Small Office, Big [Software/eHealth] Problems

Disclosure - this post contains information that is non-specific on purpose; if you feel like this may impact you - please contact me directly to discuss!


I recently spent some time thinking about small business -specifically medical practices.  Working for a company like Hewlett Packard I have the luxury of having some of the largest customers in the world in literally every vertical as my customers ...but what about those smaller SMB-sized companies?  How does software security assurance (SSA) apply to them?  How do they apply principles that I wax philosophically about here to their daily activities to decrease risk and avoid being victims?


Well, I still don't have all the answers, but I did find something that I think you need to know if you're operating a non-enterprise business ...more specifically a small to medium sized medical practice.


If you're running an SMB (small to medium sized business) you more than likely have a very tight budget and are very deliberate and frugal about how you spend on technology.  Technology really has to enable something game-changing or cash-producing to enact a purchase.  With that in mind, it's no surprise that a lot of open source software packages have found their way into SMBs.


I'm not saying that open source sofware has more issues than commercial, closed-source code ...but I don't think I'll find anyone to argue against that it's more difficult to find corporate-level accountability with open-source software especially if you're a business.  So ...why does this make a difference?  Let's just say I've managed to review some of those packages and can tell you for a fact that you can drive a Mack truck through every single one I've evaluated.  There's a good, long, list of some of them on the Wikipedia here.  Obviously to protect those who are using these platforms I'm not about to tell you which ones are "hole-y" and how bad... but the situation is dire.


See, the problem is this: If you're a small business you don't have the cash to spend on a professional, well-designed eHealth or eMed platform... therefore when you use one of these poorly written open source platforms you probably won't be testing the security of what you're implementing.  As a result of this - you're putting your practice and your patients in huge risk!  This leads to an unfortunate downward death-risk-spiral, which there may be no return from if you're in a state which prosecutes and punishes for medical data breaches.


So you're stuck between the proverbial rock and a hard place right?  You can't afford commercial apps which at least come with the luxury of risk transferrence -and you can't afford to do the right thing and see for yourself...or can you?


I'd like to urge you to take a look at your practice and if youre using an eHealth or eMedical platform that you're not 100% sure is reasonably secure - send me a note.  I don't often blatantly advertise "Come talk to us" but your patients are depending on you to do the right thing and keep their privacy and security in mind.  It's not just about being cost-conscious because cost can and often will come back and bite you on the back end when you cut corners with security...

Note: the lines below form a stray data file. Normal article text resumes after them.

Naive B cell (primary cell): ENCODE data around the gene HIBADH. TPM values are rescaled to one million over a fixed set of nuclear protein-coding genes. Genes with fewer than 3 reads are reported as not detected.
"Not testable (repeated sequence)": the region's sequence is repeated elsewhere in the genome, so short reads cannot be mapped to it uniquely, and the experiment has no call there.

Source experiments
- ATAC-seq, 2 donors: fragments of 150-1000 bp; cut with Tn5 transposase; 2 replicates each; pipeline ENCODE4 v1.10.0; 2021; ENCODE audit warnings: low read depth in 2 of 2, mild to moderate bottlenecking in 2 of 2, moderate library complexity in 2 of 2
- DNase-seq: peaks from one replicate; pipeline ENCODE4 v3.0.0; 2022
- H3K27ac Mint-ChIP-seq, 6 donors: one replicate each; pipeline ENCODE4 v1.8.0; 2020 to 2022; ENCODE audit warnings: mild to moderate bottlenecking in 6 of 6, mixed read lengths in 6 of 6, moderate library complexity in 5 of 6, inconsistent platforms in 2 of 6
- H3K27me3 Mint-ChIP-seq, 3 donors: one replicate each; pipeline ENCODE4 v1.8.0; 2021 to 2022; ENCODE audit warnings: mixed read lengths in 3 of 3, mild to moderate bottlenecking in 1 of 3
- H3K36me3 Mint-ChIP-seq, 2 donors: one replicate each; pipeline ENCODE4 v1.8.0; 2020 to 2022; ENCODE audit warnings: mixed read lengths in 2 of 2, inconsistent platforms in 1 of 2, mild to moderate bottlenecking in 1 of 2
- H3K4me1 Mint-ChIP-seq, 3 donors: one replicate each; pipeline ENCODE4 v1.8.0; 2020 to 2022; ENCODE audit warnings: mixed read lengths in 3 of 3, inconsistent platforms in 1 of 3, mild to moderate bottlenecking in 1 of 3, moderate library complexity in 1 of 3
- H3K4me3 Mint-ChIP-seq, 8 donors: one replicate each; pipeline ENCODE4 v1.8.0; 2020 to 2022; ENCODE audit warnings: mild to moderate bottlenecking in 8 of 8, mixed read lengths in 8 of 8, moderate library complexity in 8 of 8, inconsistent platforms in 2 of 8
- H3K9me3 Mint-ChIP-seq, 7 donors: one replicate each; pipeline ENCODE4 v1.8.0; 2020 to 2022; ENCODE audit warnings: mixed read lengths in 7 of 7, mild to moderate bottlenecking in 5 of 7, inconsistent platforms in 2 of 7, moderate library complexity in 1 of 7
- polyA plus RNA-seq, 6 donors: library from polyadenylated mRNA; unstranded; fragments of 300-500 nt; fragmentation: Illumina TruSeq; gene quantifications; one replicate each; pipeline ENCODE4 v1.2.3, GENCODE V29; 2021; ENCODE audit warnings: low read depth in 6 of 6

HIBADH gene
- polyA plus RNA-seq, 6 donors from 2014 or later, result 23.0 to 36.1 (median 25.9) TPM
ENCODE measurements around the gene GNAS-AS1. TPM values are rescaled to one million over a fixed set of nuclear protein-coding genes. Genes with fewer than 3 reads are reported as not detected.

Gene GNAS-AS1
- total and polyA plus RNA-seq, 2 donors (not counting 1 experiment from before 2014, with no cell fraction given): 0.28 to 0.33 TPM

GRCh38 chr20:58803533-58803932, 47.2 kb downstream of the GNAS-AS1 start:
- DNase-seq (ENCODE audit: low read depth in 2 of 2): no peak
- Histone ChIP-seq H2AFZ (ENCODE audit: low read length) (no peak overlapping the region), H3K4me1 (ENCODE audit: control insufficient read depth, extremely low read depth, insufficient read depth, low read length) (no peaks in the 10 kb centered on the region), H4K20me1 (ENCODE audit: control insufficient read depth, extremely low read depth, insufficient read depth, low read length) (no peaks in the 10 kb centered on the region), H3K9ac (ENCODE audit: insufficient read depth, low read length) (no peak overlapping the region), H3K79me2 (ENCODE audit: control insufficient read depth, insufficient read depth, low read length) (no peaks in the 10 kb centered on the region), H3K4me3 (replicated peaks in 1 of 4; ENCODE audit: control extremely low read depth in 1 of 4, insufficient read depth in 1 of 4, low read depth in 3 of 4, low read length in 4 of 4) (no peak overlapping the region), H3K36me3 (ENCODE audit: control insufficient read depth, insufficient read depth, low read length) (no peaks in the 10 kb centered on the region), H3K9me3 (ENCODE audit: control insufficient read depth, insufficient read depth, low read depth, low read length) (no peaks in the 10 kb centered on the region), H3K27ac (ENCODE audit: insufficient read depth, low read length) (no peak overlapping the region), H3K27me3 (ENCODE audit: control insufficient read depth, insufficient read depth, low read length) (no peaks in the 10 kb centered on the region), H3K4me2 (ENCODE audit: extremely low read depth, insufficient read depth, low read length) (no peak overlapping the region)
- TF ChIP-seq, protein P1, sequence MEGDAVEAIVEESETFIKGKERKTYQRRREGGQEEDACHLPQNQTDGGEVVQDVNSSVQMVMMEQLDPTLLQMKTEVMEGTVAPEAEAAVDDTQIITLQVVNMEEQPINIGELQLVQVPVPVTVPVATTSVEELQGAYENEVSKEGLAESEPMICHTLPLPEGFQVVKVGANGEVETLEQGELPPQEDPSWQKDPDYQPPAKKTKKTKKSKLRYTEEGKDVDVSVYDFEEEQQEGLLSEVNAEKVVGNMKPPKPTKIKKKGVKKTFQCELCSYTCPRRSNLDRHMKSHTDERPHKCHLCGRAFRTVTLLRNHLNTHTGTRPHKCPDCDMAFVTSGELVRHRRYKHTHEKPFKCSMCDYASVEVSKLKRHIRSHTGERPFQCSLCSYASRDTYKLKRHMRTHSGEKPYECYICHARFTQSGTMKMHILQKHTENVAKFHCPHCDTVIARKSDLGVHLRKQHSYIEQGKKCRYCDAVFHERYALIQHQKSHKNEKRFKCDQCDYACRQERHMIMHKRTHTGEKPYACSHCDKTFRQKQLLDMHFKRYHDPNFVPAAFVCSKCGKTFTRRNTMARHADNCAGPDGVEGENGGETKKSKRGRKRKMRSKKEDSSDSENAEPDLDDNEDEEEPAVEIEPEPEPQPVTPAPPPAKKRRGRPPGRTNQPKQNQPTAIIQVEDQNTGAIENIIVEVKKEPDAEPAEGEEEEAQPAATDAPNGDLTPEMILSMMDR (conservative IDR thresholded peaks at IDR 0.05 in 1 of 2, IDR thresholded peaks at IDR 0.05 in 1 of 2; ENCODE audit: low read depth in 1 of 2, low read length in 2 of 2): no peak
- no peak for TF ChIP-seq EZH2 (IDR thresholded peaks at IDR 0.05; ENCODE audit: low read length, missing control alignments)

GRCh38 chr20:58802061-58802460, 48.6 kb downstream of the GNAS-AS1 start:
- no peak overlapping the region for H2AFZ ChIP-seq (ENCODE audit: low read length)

Go test your eHealth applications... before you get a "free" test from someone who won't likely share the results, and will keep the data.

(anon) | ‎11-18-2010 11:13 AM

What you're arguing, although I think not deliberately, is security by obscurity. Proprietary software doesn't let you find those gaping holes, so it is in fact a higher, unknown risk than open source tools, where you can actually identify the risk level.


And there's not a huge benefit to risk transference itself.  If you have an EPHI data breach, the patients aren't going to care whether you used "1337 Open 50ur(3" brand software, or AT&T's data services.  It might help you hold onto your security job, but the damage to the patients and your organizational reputation will already be done.


More important than WHAT is used is HOW it is used. A well-managed open source in-house tool, is better security than a poorly-managed and poorly-implemented proprietary tool. If you have a EPHI exposure it's game over, regardless of what you use. Secure processes are what will protect you from an exposure, even with imperfect tools.


For example, if you limit exposure by reducing data batch sizes and improving detection, you may have only a 100-record exposure rather than a 100,000-record exposure.  If you segregate EPHI from regular data, you may have a DB exposure that you can demonstrate touched no EPHI.  But if you don't have the response processes to confirm this, then you have to treat the exposure as an EPHI exposure.


No tool can be trusted, open-source or not.  Secure processes can offer the needed protections.

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